The FDA has approved Taxotere (docetaxelfor injection, Sanofi-Aventis), in combinationwith cisplatin and fluorouracil andadministered prior to radiotherapy, forthe treatment of patients with inoperable,locally advanced squamous cell carcinomaof the head and neck (SCCHN).
ROCKVILLE, Maryland--TheFDA has approved Taxotere (docetaxelfor injection, Sanofi-Aventis), in combinationwith cisplatin and fluorouracil andadministered prior to radiotherapy, forthe treatment of patients with inoperable,locally advanced squamous cell carcinomaof the head and neck (SCCHN).
The agency granted marketing approvalto the drug on the basis of phaseIII trial results showing patients treatedwith Taxotere and the two chemotherapeuticagents had a longer progressionfreesurvival and overall survival thanthose who received only the two cytotoxicdrugs. The difference in both endpointswas statistically significant.
SCCHN, a group of related cancers,accounts for approximately 3% of all newcancers diagnosed in the United States,according to the FDA. These malignanciesmostly develop in the cells lining themucosal surfaces in the head and neck,including those of the mouth, nose, andthroat.
"Survival rates for advanced head andneck cancer have historically been low,"noted Marshall Posner, MD, medicaldirector of the Head and Neck OncologyProgram at the Dana-Farber CancerInstitute. "This study has shown thatinduction therapy with a Taxotere,cisplatin, and 5-fluorouracil [TPF] regimenincreases survival. With this approval,I hope to see TPF become thestandard of care for induction therapyfor patients with this type of cancer."
The new indication for SCCHN isTaxotere's seventh in the United Statessince the drug received its initial approvalin 1996 as a treatment for breast cancer.Taxotere is a member of the taxoid family,and produces its antineoplastic effectby disrupting the network of microtubulesthat cells require for mitotic andinterphase cellular functions.
Sanofi-Aventis submitted data from amulticenter, open-label, randomizedphase III trial, designated EORTC 24971/TAX323, which was conducted under theauspices of the European Organizationfor Research and Treatment of Cancer(EORTC).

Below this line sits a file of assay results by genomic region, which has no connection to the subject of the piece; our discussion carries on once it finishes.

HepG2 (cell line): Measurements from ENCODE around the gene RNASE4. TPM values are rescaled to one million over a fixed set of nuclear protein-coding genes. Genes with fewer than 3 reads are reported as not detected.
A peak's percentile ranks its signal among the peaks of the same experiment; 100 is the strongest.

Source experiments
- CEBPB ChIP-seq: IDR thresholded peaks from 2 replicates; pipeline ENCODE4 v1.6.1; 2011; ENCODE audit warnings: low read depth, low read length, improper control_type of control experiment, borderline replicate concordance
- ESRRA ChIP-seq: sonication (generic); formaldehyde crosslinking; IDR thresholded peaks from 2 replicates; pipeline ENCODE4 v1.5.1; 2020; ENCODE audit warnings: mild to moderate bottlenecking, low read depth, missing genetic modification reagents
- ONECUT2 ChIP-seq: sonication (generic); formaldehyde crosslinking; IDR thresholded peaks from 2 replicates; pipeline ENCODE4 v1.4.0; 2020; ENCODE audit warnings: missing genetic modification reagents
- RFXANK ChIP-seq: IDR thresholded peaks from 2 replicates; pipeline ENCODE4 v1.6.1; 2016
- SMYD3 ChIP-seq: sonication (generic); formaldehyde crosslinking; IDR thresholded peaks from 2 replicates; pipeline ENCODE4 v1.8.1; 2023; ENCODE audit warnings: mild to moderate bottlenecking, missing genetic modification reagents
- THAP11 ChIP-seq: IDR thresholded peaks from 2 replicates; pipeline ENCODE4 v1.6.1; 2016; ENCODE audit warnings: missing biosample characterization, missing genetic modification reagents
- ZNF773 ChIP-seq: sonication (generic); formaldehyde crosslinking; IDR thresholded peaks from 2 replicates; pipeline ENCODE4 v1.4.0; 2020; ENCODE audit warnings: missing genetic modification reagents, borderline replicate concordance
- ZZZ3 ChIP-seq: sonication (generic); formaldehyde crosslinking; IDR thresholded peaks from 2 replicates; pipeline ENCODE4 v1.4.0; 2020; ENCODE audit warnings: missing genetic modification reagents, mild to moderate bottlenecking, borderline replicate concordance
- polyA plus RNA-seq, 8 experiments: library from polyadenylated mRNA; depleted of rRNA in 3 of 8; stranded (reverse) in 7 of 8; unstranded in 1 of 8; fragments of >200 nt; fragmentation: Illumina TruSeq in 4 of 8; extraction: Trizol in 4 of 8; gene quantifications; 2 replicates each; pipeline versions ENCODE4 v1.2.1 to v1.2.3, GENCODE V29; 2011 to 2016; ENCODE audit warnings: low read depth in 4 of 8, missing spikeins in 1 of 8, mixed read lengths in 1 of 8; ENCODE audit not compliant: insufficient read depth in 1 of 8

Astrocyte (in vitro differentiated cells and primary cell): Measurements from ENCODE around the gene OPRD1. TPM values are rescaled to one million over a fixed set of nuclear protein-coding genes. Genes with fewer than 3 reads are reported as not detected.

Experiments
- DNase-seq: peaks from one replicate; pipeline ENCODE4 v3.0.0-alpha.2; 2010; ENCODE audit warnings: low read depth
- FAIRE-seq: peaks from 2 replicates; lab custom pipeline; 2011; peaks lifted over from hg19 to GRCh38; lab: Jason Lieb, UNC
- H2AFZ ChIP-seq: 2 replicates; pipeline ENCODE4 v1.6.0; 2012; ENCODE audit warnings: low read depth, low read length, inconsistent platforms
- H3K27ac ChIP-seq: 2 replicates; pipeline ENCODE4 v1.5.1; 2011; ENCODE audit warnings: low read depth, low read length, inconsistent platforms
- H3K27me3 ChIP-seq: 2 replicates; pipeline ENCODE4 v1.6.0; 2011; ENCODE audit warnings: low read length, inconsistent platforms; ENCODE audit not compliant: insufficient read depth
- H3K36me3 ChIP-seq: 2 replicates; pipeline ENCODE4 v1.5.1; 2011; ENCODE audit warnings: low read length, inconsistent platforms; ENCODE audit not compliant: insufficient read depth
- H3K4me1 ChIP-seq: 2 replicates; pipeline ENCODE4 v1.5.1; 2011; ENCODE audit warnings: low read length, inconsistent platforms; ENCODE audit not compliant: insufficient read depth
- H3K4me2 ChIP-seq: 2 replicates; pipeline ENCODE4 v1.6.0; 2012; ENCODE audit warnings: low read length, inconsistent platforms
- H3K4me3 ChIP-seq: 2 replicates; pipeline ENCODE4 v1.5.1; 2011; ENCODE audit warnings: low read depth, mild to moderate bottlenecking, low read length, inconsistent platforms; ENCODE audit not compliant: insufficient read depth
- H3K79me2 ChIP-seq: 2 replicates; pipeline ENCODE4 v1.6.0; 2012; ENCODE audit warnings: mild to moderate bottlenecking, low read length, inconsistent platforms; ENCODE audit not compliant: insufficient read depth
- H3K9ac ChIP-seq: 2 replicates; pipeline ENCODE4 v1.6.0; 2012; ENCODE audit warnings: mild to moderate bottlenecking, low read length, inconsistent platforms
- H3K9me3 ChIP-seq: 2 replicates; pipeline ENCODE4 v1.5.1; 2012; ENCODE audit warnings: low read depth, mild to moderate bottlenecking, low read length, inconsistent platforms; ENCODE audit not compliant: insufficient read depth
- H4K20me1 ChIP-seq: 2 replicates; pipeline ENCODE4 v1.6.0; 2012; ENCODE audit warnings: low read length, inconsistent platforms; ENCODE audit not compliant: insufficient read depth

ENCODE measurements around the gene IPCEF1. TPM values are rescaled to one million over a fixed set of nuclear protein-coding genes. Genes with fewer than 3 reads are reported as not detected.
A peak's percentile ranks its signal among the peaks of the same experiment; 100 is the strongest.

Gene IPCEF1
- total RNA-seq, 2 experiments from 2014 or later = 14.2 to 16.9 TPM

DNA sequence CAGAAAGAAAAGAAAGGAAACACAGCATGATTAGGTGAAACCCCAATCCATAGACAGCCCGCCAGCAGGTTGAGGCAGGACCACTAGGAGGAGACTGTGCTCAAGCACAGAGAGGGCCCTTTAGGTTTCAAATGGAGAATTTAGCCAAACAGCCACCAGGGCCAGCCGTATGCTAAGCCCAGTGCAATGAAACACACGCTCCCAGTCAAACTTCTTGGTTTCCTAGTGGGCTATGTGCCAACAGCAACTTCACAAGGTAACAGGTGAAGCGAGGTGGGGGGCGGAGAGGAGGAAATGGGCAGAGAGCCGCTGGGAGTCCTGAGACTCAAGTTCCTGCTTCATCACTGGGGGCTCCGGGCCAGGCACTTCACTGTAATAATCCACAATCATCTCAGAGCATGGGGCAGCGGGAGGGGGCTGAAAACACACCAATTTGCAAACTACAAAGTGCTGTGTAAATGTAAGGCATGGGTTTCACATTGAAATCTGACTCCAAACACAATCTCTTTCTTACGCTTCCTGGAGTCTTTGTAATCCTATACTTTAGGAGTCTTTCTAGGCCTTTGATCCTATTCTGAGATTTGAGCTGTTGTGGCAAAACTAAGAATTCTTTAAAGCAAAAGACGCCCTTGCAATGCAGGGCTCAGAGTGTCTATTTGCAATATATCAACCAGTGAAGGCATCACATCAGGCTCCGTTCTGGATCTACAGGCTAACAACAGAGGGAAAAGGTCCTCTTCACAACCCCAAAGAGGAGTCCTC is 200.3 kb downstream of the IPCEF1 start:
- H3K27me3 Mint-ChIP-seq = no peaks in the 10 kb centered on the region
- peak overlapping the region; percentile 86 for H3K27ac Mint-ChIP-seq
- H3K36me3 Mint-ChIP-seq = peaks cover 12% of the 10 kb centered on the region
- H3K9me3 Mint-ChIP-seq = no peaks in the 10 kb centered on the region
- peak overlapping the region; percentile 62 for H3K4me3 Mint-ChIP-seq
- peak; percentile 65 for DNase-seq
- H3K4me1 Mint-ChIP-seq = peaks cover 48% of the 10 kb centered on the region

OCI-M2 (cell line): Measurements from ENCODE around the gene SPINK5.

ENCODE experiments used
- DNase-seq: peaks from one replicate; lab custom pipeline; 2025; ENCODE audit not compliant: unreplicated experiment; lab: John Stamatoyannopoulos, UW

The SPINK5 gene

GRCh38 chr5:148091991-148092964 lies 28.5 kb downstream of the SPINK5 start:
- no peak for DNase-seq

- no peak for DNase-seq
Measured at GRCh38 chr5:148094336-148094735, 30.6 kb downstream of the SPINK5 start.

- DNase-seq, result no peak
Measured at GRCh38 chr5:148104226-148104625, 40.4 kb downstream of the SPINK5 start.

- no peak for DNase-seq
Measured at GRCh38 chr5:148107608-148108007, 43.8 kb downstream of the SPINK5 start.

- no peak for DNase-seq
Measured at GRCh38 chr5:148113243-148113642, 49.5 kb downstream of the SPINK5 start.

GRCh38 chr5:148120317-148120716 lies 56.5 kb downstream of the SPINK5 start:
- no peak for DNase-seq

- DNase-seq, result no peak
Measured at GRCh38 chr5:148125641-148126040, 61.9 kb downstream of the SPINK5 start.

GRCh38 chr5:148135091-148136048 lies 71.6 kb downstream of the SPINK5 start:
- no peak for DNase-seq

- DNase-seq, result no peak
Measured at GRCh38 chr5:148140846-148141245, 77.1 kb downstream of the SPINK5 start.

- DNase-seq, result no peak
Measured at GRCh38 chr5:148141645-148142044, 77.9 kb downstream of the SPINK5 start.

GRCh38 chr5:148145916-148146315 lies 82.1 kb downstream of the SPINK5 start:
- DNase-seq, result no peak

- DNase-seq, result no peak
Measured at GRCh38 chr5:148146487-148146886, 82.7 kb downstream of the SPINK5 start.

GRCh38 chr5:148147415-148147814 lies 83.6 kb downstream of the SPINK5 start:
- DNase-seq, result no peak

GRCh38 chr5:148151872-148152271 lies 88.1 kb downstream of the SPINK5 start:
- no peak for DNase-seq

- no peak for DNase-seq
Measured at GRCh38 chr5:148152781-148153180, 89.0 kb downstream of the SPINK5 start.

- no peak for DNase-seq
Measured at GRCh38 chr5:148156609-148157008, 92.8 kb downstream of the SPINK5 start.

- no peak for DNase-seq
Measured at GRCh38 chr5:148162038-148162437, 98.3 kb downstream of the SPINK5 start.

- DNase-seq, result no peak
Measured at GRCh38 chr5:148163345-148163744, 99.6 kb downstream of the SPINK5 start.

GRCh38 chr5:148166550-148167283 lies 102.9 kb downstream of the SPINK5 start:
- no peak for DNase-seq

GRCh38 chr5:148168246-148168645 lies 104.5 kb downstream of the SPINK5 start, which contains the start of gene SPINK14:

Investigators enrolled 358 patientswith previously untreated inoperable, locallyadvanced SCCHN who had a WHOperformance status of 0 or 1. They randomized177 participants to receive Taxotere 75 mg/m2 followed by cisplatin75 mg/m2 on day 1, followed by fluorouracil750 mg/m2/d as a continuous infusionon days 1 to 5 (TPF arm). Theyassigned another 181 patients to receivecisplatin 100 mg/m2 on day 1, followedby fluorouracil 1,000 mg/m2/d as a continuousinfusion on days 1 to 5 (PF arm).
Researchers administered the regimensevery 3 weeks for four cycles. Whenpatients completed their chemotherapy,those without disease progression receivedlocoregional radiation treatmentsby either a conventional fraction regimenor an accelerated/hyperfractionatedregimen. The study protocol allowed surgicalresections following chemotherapy,either before or after a patient underwentradiation therapy.
With a median follow up of 33.7months, patients in the TPF arm had amedian progression-free survival of 11.4months, a significant advantage over themedian 8.3 months in the PF group(P = .0077). The Taxotere-treated patientsalso had a significantly longer medianoverall survival of 18.6 months at51.2 months median follow up vs 14.2months for the PF arm (P = .0055), witha 29% reduction in risk of death.
The TPF group also had the betteroverall response rate to chemotherapy,67.8% vs 53.6% in the PF-treated patients(P = .006), and better overall responseto study treatment, chemotherapywith or without radiotherapy, 72.3% vs58.6% in the PF arm (P = .006).